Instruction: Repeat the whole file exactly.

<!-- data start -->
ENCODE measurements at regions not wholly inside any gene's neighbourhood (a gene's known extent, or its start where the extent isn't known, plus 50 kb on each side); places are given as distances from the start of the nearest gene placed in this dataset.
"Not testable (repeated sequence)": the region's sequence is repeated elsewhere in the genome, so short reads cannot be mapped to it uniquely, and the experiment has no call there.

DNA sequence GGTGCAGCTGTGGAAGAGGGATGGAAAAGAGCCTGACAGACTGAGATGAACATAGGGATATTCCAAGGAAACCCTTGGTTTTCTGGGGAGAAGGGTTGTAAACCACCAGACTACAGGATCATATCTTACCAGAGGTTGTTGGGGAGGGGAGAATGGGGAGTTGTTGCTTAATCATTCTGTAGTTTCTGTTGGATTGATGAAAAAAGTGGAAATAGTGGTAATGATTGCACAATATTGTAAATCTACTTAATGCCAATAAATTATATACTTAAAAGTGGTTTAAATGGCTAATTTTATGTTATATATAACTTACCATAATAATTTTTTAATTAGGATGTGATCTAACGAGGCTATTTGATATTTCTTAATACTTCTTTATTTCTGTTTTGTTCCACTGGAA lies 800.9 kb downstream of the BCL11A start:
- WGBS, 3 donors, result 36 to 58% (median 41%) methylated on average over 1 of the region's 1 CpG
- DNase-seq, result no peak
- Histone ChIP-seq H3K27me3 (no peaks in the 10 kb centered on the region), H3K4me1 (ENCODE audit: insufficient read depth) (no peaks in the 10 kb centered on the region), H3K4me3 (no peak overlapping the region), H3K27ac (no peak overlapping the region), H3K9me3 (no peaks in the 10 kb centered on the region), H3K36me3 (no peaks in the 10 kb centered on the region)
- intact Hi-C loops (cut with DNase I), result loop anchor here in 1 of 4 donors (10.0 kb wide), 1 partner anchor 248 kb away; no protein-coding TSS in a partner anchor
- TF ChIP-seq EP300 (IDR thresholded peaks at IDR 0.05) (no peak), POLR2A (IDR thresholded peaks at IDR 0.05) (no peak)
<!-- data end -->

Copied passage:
ENCODE measurements at regions not wholly inside any gene's neighbourhood (a gene's known extent, or its start where the extent isn't known, plus 50 kb on each side); places are given as distances from the start of the nearest gene placed in this dataset.
"Not testable (repeated sequence)": the region's sequence is repeated elsewhere in the genome, so short reads cannot be mapped to it uniquely, and the experiment has no call there.

DNA sequence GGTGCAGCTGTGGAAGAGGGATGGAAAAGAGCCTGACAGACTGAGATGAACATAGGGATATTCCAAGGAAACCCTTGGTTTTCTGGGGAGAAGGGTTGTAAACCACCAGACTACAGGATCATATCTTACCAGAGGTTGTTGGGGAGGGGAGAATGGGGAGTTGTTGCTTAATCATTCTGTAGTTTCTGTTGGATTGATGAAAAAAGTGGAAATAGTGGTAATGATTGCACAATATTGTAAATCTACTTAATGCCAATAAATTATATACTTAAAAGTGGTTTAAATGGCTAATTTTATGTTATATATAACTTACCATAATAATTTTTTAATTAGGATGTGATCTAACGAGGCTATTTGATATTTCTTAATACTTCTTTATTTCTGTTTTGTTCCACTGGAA lies 800.9 kb downstream of the BCL11A start:
- WGBS, 3 donors, result 36 to 58% (median 41%) methylated on average over 1 of the region's 1 CpG
- DNase-seq, result no peak
- Histone ChIP-seq H3K27me3 (no peaks in the 10 kb centered on the region), H3K4me1 (ENCODE audit: insufficient read depth) (no peaks in the 10 kb centered on the region), H3K4me3 (no peak overlapping the region), H3K27ac (no peak overlapping the region), H3K9me3 (no peaks in the 10 kb centered on the region), H3K36me3 (no peaks in the 10 kb centered on the region)
- intact Hi-C loops (cut with DNase I), result loop anchor here in 1 of 4 donors (10.0 kb wide), 1 partner anchor 248 kb away; no protein-coding TSS in a partner anchor
- TF ChIP-seq EP300 (IDR thresholded peaks at IDR 0.05) (no peak), POLR2A (IDR thresholded peaks at IDR 0.05) (no peak)